On the last Tuesday in September, 30 elderly SAIVA volunteers troop out to the parking lot of the Austin Hindu Temple and surround a silver jeep. They take turns clasping the hands of its 82-year-old, front-seat passenger, Ranvir Malik. In alternating Hindi and English, they say good-bye to this friend, with whom they have traversed two foreign lands: Old age and America. They know that they will never see him again.
But as they say good-bye to Malik, there is no talk of the cancer that riddles his body. Nor are there tears. And it hits me then, how courageous these elderly immigrants are. Because it takes courage to grow old, to draw closer to that inevitability which we spend our whole lives denying. It also takes friends. In Austin, SAIVA works to provide this community of support.
SAIVA is a non-profit organization that promotes well-being, education and friendship through volunteering. Since 2008, it has established programs in Austin designed to serve elderly immigrants with South Asian cultural interests. Currently, this organization is fundraising to launch its newest program, South Asian Meals. Through this initiative, volunteers will prepare South Asian vegetarian food that will be delivered to, among others, senior immigrants — a group that is especially susceptible to isolation.
Earlier at the Austin Hindu Temple, before the elderly SAIVA members bid their friend the good-bye, they volunteered together. Sadhana Pandya shared stories about her neighbors back in Bombay. Her eyes lit up behind her glasses as she talked about their daughter, whom Pandya cared for. “They brought her home when she was only four days old — so small,” she said, making a squat distance between her two hands. Pandya currently enjoys spending time with her son in Austin. Still, when asked how she liked moving to America, her eyes dimmed. “So-so,” she said.
“We don’t have friends here of the type that we had in India,” said KG Goel, an 83-year old SAIVA volunteer who lives with his wife in Austin. “And we don’t have transportation so we can’t go to anybody. But we keep busy with t.v. and phone and evening walks. Whatever we can find to keep ourselves busy, we try to do that and don’t think of loneliness because life here is like that.”
SAIVA aims to ease such isolation by providing “congregate” or shared meals to elderly immigrants through it’s upcoming South Asian Meals program. “To be able to share a meal with people like you and laugh with them provides motivation to keep people healthy,” said SAIVA’s founder, Shubhada Saxena. “Not just because of the nutrition in the food, but also because of the social aspect of it.”
Volunteers say that they are looking forward to the launch of this program, as encroaching health problems keep them out of the kitchen and a lack of transportation prevents them from eating out.
“My wife may be needing knee surgery. During that period, she is not able to do all the cooking,” said Goel. “So that time becomes critical. If I could get the food, then I could be independent on my own, and that would satisfy me.”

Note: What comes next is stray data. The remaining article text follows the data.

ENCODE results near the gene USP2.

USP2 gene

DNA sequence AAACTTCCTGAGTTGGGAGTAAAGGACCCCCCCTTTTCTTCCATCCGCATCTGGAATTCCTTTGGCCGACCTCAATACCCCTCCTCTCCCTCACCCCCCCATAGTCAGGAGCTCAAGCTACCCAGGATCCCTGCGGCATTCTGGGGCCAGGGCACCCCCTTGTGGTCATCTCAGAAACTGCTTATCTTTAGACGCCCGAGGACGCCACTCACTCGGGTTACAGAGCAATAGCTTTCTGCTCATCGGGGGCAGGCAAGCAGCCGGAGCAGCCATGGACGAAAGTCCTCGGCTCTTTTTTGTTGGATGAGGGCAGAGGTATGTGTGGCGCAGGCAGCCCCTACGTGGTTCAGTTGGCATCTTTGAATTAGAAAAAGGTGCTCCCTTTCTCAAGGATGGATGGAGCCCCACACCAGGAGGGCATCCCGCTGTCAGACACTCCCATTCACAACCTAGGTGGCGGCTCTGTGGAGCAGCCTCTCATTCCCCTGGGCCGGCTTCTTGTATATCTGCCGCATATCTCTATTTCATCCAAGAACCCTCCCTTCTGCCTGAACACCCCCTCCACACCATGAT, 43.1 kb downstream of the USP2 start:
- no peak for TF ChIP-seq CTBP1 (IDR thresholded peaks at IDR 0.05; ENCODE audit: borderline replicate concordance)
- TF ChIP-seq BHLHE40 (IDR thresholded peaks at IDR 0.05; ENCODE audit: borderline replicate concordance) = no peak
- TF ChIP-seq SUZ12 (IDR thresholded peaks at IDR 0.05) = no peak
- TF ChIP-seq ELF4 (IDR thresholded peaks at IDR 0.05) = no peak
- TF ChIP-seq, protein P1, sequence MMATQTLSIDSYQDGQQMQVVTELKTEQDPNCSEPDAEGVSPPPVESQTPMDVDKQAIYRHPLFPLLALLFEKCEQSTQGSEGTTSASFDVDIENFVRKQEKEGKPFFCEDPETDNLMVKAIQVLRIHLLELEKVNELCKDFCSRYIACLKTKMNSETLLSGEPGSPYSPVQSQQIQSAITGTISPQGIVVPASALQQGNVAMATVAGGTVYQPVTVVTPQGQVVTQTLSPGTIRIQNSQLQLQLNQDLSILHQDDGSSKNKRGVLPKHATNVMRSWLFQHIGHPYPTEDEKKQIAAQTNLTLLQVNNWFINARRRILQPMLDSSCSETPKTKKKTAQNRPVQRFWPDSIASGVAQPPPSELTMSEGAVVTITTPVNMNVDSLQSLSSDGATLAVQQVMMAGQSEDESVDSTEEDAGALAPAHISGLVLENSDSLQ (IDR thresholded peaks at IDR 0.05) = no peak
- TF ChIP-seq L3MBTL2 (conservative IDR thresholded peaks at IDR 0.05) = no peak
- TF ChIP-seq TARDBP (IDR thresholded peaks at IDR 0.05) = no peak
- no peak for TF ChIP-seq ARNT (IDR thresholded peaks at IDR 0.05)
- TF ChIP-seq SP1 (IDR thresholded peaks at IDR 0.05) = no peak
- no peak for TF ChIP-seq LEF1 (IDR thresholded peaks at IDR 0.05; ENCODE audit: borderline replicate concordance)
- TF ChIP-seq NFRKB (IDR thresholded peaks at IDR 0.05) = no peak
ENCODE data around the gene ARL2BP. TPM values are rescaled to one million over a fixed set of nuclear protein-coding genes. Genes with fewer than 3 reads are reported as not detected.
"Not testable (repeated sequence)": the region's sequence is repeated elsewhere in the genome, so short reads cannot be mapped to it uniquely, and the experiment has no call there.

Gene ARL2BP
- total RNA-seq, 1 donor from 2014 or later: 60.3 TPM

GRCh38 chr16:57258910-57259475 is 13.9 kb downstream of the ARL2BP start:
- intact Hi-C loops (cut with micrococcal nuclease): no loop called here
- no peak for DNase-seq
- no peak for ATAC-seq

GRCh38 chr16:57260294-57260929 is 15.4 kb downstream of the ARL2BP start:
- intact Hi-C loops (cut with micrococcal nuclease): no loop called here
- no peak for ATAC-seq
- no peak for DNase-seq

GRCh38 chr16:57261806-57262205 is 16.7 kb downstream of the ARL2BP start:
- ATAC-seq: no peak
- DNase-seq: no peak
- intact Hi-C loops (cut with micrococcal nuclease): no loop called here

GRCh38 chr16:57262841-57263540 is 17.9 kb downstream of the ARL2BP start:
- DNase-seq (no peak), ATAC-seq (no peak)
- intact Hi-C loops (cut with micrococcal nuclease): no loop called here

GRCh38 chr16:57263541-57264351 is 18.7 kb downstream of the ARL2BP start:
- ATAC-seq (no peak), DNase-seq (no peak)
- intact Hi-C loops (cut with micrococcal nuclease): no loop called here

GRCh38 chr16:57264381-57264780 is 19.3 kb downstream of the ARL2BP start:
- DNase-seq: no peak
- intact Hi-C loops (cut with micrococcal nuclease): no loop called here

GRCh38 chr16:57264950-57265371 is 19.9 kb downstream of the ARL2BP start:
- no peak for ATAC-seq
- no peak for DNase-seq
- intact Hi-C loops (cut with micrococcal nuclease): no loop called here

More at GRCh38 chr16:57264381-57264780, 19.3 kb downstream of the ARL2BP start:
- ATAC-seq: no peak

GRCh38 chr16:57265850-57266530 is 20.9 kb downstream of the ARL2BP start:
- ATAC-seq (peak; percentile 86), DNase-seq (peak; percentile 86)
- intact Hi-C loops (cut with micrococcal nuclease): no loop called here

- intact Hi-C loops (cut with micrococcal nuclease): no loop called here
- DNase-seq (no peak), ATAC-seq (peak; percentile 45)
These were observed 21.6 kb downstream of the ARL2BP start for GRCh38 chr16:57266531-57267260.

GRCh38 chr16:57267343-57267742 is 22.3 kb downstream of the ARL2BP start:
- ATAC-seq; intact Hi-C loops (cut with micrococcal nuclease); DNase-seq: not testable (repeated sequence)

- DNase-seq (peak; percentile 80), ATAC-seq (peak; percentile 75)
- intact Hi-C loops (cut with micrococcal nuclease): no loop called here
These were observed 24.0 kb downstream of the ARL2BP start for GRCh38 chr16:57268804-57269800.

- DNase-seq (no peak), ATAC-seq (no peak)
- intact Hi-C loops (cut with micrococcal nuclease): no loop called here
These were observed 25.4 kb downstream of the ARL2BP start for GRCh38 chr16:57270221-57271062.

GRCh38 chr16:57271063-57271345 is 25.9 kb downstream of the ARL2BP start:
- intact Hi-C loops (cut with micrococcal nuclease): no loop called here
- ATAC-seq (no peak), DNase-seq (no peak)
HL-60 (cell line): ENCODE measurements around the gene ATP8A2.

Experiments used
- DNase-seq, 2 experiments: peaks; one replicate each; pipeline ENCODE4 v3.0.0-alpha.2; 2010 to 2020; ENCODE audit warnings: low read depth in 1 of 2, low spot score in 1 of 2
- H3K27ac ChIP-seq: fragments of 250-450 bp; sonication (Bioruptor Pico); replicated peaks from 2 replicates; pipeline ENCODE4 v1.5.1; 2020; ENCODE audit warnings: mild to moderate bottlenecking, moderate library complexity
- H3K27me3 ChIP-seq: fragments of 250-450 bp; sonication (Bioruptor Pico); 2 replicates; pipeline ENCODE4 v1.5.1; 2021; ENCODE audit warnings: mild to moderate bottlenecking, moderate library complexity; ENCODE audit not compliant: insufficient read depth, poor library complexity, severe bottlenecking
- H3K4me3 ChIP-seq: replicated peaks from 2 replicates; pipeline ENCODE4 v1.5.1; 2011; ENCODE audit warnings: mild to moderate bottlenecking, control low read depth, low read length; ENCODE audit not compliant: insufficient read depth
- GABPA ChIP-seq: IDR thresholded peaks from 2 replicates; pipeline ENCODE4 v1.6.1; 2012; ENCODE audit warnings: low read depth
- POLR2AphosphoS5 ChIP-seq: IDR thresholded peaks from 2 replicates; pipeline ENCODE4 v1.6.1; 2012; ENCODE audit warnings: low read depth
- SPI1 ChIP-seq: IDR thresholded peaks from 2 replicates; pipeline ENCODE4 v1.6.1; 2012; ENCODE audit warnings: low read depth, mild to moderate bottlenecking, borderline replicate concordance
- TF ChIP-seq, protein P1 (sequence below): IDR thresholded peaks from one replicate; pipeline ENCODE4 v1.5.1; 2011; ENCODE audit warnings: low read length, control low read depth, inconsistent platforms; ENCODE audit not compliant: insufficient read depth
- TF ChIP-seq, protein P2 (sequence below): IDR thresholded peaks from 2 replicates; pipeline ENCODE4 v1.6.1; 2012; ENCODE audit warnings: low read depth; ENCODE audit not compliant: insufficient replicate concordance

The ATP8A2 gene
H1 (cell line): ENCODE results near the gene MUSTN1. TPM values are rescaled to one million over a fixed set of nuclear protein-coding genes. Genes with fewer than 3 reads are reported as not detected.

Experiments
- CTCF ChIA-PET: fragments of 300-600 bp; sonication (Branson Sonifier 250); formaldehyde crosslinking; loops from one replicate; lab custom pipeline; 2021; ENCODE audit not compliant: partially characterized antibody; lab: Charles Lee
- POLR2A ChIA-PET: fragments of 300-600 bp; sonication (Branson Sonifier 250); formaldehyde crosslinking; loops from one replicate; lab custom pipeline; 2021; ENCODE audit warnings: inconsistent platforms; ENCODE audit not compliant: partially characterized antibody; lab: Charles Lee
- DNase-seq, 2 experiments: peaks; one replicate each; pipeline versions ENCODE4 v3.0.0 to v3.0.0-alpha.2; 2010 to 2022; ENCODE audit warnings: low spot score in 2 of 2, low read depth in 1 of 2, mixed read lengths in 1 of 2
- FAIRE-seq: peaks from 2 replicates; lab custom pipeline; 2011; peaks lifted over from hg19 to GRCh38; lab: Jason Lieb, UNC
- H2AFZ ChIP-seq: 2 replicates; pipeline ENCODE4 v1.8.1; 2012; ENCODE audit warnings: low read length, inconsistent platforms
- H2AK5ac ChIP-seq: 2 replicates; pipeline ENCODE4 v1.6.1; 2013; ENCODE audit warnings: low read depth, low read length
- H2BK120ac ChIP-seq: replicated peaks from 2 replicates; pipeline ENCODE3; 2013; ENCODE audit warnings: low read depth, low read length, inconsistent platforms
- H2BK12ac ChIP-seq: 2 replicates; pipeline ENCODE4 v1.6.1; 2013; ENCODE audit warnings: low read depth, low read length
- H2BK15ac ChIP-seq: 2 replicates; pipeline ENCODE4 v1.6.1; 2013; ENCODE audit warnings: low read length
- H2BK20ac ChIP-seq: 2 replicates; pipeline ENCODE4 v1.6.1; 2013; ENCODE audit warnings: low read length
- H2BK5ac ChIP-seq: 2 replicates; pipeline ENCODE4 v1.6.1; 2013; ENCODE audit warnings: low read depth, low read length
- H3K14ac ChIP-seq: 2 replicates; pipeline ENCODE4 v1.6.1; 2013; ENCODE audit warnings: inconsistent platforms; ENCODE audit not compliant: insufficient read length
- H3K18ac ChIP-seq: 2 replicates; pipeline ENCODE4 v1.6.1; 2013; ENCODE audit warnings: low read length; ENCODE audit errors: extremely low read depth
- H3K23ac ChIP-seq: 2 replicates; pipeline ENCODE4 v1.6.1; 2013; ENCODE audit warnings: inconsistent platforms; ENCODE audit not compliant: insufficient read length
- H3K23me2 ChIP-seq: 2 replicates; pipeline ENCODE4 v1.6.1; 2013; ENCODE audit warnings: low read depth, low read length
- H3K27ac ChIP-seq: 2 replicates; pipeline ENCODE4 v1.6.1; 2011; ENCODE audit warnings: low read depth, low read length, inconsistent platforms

As part of SAIVA’s fundraising efforts and in celebration of Gandhi’s upcoming birthday, the organization is joining forces with Indie Meme, an Austin based start-up promoting Indian Independent films. Together, they are presenting a screening of Richard Attenborough’s ‘Gandhi.‘ The movie will play at Cinemark Tinseltown 20 on Sunday, Oct. 6, at 1p.m.
“For me SAIVA felt like the ideal organization to work with and fundraise for,” said Alka Bhanot, the founder of Indie Meme. “The work that they’re doing is just so wonderful and it’s so needed for our community.”
Movie-goers can contribute to SAIVA’s cause by donating money when they buy their tickets. The organization hopes to raise money through a $10,000 matching grant. The funds will be used to operate the South Asian Meals program, including the purchase of groceries, kitchen upkeep, and food delivery. Donations may also be used to upgrade the kitchen at the Austin Hindu Temple into a commercial-grade kitchen where South Asian food can be prepared per the city’s health codes and delivered at a reasonable cost — a resource that is otherwise lacking in the community.
Community leaders have also taken note of SAIVA’s contribution to the aging South Asian population. Lesley Varghese is the Executive Director and General Counsel of Austin’s Asian American Resource Center, which hopes to partner with SAIVA in the future. “We have a lot of late-stage immigrants who come [to the U.S.] and they are isolated at home, isolated by transportation, and isolated by language,” said Varghese. “People come here and it can be depressing and take a toll on their physical health. The idea is really to improve their quality of life.”
On Tuesday morning at the Austin Hindu Temple, SAIVA did just that. After a brief meditation session, the elderly female volunteers crowded around a table and I photographed them as they cut up vegetables. The fragrance of mango mingled with the sound of their brazenly off-tune singing and short bursts of laughter. On the opposite end of the small dining space, the elderly male volunteers waited to pack the vegetables for delivery. In the meantime, they took comfort in the familiar: discussing politics.
Soon after, we sat together and ate a lunch of home-made idlis, daal, and my favorite mint green coconut chutney. When I complimented the chef, Prema Raghavan, on her cooking, she broke into a wide smile. And for a moment, she was young again.